Our website uses cookies. We use cookies to remember settings and to help provide you with the best experience we can. We also use cookies to continuously improve our website by compiling visitor statistics. Read more about cookies

New research lead for tailored therapy for rare childhood leukemia

Active proteins determine what happens in a cell, including in tumor cells. Valentina Cordo’ investigated kinases, the activators of proteins, in the blood of children with T-cell acute lymphoblastic leukemia (T-ALL). Her goal: To find new leads for targeted treatment of children in whom this type of childhood cancer has come back. Today, Cordo’ receives her doctoral degree.

T-cell acute lymphoblastic leukemia (T-ALL) is a rare form of leukemia, accounting for about 15% of all cases of ALL. In one in five children, the disease comes back after treatment. Often in these children, the current standard treatment of intensive chemotherapy no longer works. New ways to treat the disease are therefore urgently needed.

More complete picture

To find new starting points for targeted therapy for children with recurrent T-ALL, Cordo’ investigated a new angle. She did this together with researchers from the Prinses Máxima Center and Amsterdam UMC. Cordo’ explains: ‘Previously, researchers often only looked at the genetic aspects related to T-ALL. However, an abnormality in the DNA is not the only way of activating the proteins that stimulate tumor cell growth.  I investigated a new angle that shows more directly what is happening: kinase activity.'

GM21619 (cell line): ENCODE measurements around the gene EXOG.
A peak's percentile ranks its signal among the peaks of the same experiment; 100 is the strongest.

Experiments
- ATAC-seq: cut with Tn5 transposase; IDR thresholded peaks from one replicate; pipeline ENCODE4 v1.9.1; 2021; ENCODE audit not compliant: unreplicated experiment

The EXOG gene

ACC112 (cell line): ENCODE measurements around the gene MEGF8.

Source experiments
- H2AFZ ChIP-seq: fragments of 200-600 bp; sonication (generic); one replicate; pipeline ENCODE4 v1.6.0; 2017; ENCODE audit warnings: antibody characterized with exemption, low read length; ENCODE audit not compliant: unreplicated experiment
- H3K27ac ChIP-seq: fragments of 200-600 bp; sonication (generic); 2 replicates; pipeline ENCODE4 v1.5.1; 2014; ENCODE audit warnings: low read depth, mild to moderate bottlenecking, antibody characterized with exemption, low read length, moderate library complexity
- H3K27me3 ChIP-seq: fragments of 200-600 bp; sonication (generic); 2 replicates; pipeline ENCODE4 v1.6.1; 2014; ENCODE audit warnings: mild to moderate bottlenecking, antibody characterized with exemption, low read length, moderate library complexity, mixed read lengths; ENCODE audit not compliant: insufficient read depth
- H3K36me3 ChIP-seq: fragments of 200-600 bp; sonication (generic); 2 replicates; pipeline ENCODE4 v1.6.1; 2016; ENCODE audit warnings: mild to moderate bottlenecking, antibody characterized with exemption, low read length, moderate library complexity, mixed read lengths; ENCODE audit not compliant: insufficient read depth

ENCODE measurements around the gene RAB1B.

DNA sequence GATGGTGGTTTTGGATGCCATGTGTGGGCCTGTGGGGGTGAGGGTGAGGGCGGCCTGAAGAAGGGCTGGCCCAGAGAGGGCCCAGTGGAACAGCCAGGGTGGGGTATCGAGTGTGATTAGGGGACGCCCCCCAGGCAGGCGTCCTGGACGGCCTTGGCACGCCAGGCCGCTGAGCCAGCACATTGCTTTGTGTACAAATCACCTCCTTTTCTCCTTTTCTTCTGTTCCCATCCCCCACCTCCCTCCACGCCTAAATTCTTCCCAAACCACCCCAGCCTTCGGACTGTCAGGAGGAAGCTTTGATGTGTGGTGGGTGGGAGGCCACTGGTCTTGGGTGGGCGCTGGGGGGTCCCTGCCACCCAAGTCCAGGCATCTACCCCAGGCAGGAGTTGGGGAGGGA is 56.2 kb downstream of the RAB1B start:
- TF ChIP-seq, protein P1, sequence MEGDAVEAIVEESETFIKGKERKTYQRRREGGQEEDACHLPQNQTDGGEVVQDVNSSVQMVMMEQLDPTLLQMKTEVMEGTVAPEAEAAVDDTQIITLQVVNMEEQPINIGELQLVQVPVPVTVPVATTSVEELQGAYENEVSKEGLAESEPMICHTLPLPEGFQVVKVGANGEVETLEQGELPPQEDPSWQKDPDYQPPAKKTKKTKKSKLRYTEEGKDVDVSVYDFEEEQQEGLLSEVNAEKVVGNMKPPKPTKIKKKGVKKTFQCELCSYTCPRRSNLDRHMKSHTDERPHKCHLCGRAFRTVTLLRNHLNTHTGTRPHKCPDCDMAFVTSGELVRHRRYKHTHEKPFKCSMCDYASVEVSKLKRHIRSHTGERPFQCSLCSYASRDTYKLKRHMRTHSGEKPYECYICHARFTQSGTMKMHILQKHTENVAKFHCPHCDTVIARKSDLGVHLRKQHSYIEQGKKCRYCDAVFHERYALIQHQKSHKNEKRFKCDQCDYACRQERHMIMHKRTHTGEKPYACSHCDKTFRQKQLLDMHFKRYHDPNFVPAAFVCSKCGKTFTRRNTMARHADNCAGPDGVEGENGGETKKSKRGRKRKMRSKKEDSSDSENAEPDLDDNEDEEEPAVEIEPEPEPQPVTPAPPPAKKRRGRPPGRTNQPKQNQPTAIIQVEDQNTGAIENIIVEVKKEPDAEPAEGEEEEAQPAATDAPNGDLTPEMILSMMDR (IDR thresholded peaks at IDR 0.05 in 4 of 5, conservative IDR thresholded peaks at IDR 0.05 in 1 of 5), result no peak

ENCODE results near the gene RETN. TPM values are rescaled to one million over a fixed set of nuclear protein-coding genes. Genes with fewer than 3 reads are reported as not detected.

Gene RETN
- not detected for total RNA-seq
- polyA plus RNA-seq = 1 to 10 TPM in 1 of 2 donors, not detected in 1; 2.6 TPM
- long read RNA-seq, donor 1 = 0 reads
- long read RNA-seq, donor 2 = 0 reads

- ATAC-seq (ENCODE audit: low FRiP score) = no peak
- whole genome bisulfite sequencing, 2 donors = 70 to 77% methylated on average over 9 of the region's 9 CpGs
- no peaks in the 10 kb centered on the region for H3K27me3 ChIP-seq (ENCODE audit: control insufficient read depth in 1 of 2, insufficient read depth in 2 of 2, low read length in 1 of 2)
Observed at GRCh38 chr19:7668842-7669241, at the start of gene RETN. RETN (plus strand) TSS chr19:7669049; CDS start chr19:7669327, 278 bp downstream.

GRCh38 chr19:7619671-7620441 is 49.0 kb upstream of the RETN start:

Kinases activate proteins, they work like ‘switches’. In cancer, kinases are often derailed, kinases are often derailed and can favor tumor cell increase and adaptation. 'We were specifically looking for kinases with unusually high activity. These kinases might be what cancer cells use to grow, adapt and bypass chemotherapy.' 

Cordo’ published results of her work, financed by KWF, in the journal Nature Communications. Cordo’: 'We analyzed all kinases in 11 different models, or subtypes of T-ALL. We found a number of kinases already known to be associated with the disease, including LCK and SRC.’ The researchers also discovered an overactive chain reaction lead by the kinases INSR/IGF-1R. Cordo': 'We found that blocking both LCK or SRC and INSR/IGF-1R with two drugs simultaneously was very effective in killing the cancer cells.  Even at low concentrations of the drugs, the combination was more effective than either treatment on its own.'

Next steps

The early results show that this new approach for T-ALL provides leads for further research. 'I hope these results inspire other researchers to explore this further.' Cordo’ herself is focusing on a career path outside the laboratory. She started working at EMA, the European Medicines Agency. Here she is helping researchers carry out their work in such a way that innovative medicines can reach patients more quickly. 'Working within two research groups in two organizations, the Máxima and Amsterdam UMC, has taught me how to deal with different people and work cultures. I really like that I can now use that experience combined with my scientific knowledge to help other researchers achieve scientific breakthroughs faster.'